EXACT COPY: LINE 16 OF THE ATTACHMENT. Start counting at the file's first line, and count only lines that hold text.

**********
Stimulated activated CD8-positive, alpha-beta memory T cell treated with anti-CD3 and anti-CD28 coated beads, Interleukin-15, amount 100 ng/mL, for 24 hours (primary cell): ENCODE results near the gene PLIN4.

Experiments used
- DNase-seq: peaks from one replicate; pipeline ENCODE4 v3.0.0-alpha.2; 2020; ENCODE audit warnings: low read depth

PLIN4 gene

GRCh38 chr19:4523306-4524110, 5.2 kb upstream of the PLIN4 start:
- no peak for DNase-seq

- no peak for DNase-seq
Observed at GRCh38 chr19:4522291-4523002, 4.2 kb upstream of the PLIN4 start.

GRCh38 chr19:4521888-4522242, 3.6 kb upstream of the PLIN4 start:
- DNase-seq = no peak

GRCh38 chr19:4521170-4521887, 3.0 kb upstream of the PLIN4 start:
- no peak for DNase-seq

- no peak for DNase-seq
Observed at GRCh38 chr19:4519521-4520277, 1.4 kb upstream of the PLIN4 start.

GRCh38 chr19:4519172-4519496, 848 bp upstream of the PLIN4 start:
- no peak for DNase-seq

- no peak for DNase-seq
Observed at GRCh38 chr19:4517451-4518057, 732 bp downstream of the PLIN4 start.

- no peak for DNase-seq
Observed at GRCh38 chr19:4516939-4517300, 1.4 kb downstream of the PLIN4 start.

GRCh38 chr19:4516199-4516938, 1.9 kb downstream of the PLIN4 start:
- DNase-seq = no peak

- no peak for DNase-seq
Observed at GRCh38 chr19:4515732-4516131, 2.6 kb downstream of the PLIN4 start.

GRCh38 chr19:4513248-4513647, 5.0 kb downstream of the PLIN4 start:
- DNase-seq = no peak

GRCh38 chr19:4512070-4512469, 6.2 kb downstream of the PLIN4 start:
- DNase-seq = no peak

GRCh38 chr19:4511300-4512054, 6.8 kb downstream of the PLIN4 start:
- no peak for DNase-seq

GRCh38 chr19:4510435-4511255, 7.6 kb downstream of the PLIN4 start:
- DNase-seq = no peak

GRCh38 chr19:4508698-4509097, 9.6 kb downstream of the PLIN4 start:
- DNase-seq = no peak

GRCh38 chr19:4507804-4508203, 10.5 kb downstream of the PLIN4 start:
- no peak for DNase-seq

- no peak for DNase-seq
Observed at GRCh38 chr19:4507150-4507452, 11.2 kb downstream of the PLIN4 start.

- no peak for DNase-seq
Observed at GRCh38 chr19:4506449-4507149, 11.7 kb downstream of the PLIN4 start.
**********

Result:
- no peak for DNase-seq